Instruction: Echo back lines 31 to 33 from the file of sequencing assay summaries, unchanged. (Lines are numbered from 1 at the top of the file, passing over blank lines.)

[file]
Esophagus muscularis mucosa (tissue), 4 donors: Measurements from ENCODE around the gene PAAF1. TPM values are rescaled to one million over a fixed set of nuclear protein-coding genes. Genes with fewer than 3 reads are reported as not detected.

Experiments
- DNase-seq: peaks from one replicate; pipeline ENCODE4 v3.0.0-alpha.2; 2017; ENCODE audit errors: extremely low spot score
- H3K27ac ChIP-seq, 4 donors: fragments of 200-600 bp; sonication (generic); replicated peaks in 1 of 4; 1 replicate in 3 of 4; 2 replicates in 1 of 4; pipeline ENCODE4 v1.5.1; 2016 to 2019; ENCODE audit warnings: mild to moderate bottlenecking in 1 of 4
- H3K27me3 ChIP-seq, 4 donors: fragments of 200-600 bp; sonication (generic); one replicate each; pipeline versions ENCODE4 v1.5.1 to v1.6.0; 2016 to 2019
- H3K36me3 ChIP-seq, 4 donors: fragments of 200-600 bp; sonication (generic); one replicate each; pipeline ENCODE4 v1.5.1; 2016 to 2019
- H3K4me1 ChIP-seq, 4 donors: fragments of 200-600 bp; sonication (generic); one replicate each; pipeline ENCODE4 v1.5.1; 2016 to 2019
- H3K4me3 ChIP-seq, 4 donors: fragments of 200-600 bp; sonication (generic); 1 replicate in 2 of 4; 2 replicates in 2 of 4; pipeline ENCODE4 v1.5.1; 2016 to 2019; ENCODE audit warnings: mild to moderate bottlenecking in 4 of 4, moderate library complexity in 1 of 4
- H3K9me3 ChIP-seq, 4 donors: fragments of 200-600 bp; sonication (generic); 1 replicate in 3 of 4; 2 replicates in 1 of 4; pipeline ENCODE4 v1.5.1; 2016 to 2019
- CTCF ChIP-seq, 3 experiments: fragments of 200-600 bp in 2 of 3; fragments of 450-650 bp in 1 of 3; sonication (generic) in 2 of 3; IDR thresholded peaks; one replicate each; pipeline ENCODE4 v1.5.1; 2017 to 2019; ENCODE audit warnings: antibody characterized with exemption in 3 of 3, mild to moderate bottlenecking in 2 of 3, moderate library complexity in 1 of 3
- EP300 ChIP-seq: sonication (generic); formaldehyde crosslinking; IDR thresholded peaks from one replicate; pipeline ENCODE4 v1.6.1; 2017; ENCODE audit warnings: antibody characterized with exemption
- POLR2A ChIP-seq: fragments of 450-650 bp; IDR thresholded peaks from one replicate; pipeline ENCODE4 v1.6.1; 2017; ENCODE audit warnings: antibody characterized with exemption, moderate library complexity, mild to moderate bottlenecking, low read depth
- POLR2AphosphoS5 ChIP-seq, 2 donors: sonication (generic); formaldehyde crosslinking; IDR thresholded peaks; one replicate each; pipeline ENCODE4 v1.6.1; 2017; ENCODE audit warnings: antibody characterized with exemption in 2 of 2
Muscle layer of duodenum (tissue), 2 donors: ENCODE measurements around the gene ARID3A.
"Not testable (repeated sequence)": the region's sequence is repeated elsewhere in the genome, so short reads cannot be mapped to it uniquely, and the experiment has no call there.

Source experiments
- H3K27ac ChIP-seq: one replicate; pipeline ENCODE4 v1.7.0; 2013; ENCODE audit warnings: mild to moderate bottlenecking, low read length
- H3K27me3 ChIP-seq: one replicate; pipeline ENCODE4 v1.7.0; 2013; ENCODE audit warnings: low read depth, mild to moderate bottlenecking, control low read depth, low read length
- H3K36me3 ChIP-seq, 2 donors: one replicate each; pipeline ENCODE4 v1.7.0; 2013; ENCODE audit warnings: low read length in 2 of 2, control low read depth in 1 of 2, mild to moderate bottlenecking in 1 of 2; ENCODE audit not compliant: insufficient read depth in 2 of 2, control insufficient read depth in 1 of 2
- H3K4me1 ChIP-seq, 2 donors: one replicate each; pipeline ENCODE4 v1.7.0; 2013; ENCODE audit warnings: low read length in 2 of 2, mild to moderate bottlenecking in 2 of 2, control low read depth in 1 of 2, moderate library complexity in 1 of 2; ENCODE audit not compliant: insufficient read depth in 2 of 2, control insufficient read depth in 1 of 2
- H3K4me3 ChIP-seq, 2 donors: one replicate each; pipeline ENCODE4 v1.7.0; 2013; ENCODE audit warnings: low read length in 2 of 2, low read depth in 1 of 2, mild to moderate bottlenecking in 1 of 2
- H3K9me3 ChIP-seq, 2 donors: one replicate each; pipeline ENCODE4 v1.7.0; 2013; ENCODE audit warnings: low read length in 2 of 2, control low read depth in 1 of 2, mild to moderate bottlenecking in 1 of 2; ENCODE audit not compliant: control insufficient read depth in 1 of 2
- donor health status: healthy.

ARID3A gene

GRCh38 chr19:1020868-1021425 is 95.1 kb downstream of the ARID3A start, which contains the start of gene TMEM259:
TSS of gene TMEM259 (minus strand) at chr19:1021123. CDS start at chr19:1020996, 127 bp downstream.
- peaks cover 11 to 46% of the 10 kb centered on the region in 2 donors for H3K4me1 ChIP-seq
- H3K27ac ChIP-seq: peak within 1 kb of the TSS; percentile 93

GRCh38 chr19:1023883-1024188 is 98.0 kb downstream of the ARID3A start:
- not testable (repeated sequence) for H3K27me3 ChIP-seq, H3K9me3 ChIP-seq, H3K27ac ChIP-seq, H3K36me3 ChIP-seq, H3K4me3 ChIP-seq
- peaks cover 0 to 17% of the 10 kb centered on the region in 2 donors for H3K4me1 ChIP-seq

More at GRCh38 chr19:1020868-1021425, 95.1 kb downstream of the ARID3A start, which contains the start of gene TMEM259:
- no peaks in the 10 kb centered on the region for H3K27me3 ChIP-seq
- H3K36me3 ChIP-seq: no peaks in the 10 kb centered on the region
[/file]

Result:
- peaks cover 0 to 17% of the 10 kb centered on the region in 2 donors for H3K4me1 ChIP-seq

More at GRCh38 chr19:1020868-1021425, 95.1 kb downstream of the ARID3A start, which contains the start of gene TMEM259:
- no peaks in the 10 kb centered on the region for H3K27me3 ChIP-seq